Gilman's 'Boy Gets Girl' has been giving audiences plenty to discuss on the way
By Evan Henerson
Tony meets Theresa. Tony likes Theresa. The feeling isn't
mutual. Theresa breaks up with Tony after two dates.
Boy meets girl, boy loses girl, boy doesn't like rejection.
Boy stalks girl.
It begins with Tony delivering a crush of flowers. Next come
anxious and threatening messages on Theresa’s answering machine, followed by
possible acts of violence against her friends. Theresa tries to ignore the
attention, but she loses the battle. “I don’t know what constitutes stalking
legally,’ Theresa tells a co-worker at the magazine where she works as a writer.
“But if he’s not, then he’s coming awfully close.’
“Boy Gets Girl,’ Rebecca Gilman’s award-winning play, which
opens this week at the Geffen Playhouse, is the theatrical equivalent of a page
turner. It also hits on themes of such topicality that audience members at
earlier productions have been exiting the theater both disturbed and anxious to
discuss what they’ve seen.
“I hope it plays like a really fun scary thriller,’ says Geffen
Artistic Director Randall Arney, who is also directing the production. “But when
you leave the theater and get to rest afterwards, there’s still plenty to chew
on that makes it really relevant."
“Becker' co-star Nancy Travis, who plays Theresa in the Geffen’s
production, had been looking for a play to do in L.A. “for decades.’ She thumbed
through the first page of “Boy Gets Girl’ while cooking dinner for her family.
And she was hooked.
“I stood at the counter and read it. I could not put it down,’
says Travis. ‘We had to order in that night.’
Trenchant and troubling
Top-notch thrillers are rare, certainly, and even when they’re
successful, they don’t typically end up leading Time magazine’s list of the best
theater productions of the year 2000. “Not just a gripping play,’ hailed the
magazine, “but also an important one.’
By the time Time weighed in, Gilman was already a star on the rise. “Spinning
Into Butter,’ her 1999 play about latent racism on a college campus, was racking
up plaudits. When she wrote “Boy Gets Girl,’ turning her focus to gender issues
and social boundaries, Gilman began to acquire a reputation as the socially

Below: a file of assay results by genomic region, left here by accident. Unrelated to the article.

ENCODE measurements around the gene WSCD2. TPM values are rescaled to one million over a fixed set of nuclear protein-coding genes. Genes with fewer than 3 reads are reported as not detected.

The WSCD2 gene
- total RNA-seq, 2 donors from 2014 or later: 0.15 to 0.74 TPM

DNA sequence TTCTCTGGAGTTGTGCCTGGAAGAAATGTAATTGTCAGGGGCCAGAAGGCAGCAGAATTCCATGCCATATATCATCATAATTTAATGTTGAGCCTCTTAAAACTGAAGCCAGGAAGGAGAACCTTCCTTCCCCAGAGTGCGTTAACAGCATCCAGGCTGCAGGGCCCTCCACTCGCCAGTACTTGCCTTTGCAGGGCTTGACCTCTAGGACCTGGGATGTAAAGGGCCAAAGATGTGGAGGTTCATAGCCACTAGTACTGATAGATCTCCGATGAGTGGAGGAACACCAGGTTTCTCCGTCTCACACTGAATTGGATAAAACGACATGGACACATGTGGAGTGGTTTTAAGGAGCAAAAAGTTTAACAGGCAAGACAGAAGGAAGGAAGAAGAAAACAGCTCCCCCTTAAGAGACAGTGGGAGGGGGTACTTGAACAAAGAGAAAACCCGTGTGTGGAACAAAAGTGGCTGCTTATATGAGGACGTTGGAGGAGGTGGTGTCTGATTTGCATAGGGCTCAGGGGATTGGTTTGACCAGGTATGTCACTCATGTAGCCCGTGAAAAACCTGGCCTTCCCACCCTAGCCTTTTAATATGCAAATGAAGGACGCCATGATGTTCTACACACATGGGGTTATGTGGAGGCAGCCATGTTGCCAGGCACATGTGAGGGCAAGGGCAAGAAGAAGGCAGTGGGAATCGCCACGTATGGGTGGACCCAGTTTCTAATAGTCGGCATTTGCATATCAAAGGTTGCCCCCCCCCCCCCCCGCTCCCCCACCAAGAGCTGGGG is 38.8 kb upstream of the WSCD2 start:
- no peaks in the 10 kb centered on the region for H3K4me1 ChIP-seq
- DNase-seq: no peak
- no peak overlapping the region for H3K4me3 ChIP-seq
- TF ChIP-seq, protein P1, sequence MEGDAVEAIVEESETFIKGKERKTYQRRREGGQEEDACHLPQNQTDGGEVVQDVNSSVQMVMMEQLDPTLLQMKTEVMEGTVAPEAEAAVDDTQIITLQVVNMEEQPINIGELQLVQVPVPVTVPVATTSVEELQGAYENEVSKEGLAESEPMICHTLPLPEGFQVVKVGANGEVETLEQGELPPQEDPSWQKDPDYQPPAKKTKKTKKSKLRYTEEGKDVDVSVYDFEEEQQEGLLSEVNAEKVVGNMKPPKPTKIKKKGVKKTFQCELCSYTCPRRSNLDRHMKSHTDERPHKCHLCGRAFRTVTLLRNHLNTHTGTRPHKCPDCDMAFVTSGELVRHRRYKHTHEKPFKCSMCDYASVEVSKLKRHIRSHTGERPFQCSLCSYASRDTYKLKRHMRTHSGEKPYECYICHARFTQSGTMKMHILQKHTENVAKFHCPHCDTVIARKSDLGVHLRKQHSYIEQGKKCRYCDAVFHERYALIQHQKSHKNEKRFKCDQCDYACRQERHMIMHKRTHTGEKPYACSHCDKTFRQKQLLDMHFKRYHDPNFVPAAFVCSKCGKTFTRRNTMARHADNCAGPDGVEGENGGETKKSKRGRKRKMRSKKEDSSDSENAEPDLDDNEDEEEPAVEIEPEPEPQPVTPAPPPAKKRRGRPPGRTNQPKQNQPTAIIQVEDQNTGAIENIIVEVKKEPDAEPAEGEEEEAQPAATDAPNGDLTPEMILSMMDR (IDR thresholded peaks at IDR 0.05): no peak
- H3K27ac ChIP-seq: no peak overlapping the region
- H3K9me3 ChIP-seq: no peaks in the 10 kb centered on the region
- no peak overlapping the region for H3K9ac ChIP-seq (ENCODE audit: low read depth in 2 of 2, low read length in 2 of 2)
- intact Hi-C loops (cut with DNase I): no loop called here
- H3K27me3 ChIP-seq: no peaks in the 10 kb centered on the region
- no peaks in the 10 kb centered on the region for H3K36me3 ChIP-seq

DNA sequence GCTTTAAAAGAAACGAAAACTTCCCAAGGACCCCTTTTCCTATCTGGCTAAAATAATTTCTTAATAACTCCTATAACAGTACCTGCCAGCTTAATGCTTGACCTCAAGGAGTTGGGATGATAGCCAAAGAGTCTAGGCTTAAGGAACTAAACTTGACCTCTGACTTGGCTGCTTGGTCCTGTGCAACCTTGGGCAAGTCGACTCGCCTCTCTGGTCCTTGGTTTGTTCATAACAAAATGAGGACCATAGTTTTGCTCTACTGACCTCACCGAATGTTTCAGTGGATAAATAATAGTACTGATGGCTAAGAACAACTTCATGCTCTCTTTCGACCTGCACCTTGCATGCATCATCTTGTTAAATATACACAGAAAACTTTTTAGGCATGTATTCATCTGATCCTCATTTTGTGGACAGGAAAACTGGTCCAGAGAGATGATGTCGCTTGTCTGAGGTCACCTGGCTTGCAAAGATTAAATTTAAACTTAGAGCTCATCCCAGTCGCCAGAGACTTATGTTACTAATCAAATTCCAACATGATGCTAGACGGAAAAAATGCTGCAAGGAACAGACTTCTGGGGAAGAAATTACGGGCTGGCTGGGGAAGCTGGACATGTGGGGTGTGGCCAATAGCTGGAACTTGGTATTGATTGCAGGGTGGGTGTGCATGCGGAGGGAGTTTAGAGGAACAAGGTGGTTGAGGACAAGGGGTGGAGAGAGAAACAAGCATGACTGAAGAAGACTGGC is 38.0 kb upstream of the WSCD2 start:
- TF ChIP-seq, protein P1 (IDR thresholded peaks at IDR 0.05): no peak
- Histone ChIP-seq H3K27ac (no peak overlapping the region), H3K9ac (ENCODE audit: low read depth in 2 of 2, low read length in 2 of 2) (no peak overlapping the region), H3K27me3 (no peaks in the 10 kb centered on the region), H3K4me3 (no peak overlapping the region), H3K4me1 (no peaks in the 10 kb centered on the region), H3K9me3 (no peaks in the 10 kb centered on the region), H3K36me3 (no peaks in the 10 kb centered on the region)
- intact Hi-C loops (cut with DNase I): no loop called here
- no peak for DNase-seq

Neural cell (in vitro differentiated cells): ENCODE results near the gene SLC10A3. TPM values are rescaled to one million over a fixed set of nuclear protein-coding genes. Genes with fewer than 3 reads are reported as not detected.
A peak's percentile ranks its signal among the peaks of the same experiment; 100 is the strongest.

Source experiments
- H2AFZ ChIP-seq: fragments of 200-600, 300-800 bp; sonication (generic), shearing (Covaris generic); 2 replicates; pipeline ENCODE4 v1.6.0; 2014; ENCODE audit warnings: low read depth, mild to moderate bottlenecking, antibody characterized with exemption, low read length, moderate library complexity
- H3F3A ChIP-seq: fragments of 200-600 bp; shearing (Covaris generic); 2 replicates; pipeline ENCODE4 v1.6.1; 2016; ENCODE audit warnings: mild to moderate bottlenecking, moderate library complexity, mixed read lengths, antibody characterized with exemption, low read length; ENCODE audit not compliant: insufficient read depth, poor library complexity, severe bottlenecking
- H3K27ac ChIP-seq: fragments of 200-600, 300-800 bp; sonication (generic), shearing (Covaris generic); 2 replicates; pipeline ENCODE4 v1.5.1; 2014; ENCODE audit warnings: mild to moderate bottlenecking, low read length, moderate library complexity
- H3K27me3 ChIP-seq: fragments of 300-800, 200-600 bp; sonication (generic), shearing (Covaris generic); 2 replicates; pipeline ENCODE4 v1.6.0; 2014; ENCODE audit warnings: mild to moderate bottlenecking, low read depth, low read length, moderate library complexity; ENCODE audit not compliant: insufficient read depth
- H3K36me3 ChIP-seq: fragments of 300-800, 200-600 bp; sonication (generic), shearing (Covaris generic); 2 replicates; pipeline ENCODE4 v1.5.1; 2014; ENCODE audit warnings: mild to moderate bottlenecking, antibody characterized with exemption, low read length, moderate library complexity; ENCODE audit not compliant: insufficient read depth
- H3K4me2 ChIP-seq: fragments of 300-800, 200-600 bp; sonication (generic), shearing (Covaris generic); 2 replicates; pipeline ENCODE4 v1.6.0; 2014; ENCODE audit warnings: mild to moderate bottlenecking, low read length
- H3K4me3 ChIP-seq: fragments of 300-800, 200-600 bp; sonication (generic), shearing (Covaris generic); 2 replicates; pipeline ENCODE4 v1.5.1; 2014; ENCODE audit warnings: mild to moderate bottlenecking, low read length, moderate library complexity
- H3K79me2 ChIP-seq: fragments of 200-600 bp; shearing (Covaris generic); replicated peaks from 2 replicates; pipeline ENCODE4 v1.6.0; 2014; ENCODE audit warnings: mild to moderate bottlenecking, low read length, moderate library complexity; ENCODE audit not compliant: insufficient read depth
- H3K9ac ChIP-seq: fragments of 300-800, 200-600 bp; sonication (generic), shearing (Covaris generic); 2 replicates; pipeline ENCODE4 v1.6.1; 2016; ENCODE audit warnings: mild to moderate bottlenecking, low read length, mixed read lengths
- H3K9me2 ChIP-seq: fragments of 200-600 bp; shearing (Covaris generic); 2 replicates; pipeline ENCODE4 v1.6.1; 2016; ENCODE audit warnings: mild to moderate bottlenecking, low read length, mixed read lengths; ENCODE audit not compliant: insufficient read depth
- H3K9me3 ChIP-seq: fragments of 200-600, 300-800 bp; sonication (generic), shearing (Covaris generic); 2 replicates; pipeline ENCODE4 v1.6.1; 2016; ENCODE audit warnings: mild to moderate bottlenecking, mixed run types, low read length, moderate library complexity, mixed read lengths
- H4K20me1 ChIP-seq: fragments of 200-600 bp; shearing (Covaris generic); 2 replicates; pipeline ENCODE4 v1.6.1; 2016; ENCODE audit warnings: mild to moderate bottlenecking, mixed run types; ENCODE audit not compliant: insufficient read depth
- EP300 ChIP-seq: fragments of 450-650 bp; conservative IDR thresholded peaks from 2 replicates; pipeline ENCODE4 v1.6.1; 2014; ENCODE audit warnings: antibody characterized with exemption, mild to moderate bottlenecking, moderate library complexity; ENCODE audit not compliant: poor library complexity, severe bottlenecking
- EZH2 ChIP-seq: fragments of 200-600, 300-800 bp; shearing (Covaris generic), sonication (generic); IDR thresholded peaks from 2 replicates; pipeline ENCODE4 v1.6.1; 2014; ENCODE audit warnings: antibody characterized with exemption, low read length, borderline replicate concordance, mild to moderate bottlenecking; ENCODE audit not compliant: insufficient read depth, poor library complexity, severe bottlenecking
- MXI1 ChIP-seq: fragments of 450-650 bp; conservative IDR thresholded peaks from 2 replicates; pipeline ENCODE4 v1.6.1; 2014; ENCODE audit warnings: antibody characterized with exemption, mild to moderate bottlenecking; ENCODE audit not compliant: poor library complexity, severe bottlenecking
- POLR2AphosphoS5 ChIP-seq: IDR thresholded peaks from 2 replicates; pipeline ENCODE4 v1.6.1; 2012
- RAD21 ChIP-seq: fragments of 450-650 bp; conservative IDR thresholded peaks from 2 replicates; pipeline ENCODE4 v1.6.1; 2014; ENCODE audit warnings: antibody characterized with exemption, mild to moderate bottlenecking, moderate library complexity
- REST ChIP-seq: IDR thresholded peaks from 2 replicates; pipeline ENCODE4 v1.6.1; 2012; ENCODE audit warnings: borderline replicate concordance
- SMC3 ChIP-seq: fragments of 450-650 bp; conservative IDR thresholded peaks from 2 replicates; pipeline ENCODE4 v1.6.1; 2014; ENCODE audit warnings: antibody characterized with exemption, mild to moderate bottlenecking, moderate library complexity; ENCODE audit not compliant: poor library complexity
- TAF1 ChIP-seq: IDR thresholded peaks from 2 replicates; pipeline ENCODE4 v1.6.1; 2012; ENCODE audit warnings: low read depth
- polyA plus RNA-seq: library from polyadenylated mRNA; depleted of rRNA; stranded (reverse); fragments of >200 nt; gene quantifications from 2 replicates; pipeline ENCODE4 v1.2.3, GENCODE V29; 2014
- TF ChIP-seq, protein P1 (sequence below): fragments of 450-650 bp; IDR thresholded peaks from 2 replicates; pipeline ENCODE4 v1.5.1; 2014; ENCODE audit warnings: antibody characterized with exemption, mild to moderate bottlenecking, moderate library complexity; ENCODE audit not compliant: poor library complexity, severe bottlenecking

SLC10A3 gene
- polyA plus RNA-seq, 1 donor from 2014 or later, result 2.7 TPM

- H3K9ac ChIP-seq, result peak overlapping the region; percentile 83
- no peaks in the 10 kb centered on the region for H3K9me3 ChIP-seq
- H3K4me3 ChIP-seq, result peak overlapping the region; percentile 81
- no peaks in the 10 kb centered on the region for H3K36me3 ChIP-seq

topical playwright du jour.
“The brilliance of what she does is that she tackles enormous
sociopolitical issues in pedestrian terms, and I say that with great affection,’
says Susan Booth, artistic director of the Alliance Theater Company in Atlanta.
“I also have a huge affinity for people who create smart, articulate and
emotionally messy female characters.’
‘People usually assume that I’m a real hard ass,’ says Gilman, “and they always
comment on how surprised they are at my, I don’t know, my softer demeanor, that
I’m not hitting people with a stick.’
She’s content to let her work speak — and hit — for itself, and she’s only too
happy to have audiences experience “Boy Gets Girl’ as a pot boiler. The Geffen
run will include the usual Tuesday postperformance discussions. An April 21
symposium titled “Anatomy of a Blind Date’ will feature
Rhonda B. Saunders, a deputy district attorney with the City of Los Angeles
who developed the L.A. District Attorney’s Stalking and Threat Assessment Team.
Gilman has never been involved in selling up any postproduction forums on the
themes of “Boy Gets Girt,’ and she’s not sure she wants the play overanalyzed.
“I’m sort of a fan of people taking things home and thinking about them, so I
guess with this play there’s a mood or a tone that I hope will sustain itself,’
she says, adding with a laugh, “I want them not to sleep, to get the butcher
knives out and put them on the bedside table, all that good stuff.’
Booth, who served as dramaturge on the play’s premiere at Chicago’s Goodman
Theatre, also staged a production of Gilman’s “Spinning Into Butter’ at the
“And there were talk-backs and panelists and symposiums all about latent racism
and the work place,’ recalls Booth, Alliance’s artistic director. “(‘Boy Gets
Girt’) is seldom accompanied by the same kind of activity. I think that’s
“I think we point to racism and say, ‘Oh, look, there it is. There’s the monster
in the room. Lets circle the monster and talk it to death,’’ continues Booth. “I
find sexism pervasive in day-to-day life and that we’re far less willing to talk
Torn from headlines
The seed for “Boy Gets Girl’ had been planted in Gilman’s mind several years
ago. She knew she wanted to write about a reporter, but didn’t know where to
take the character until she read a New York Times story about women who were
stalked by their police officer boyfriends.
The story contained practical advice — everything from trimming the bushes in
front of your house to changing your identity — all of which applies to the
Even when it veers away from the Tony/Theresa plot line, “Boy Gets Girl’ never
moves far from the arena of sexual politics. Theresa’s co-workers include
Harriet, a 21-year-old female office assistant whose notions of romance make her
oblivious to Theresa’s predicament. Mercer, a fellow writer, wants to write a
story about stalking using Theresa as a case study. Theresa also has several
encounters with Les Kennkat, a Russ Meyer-like film director who, despite his
involvement with films titled “Ga Ga Girls Galore’ isn’t necessarily the sexist
pig he first appears to be.
The Geffen’s Arney points out that the play’s four male characters — Tony,
Mercer, Kennkat and Theresa’s editor, Howard — all struggle with the question of
male/female interaction in different ways.
“All of us know those early feelings of infatuation where you drive past the
person’s house five times, where you make the phone call, then hang up and try
it again,’ says Arney. “The play points out how terribly fragile those systems
are if the person next to you decides not to respect those unspoken boundaries.’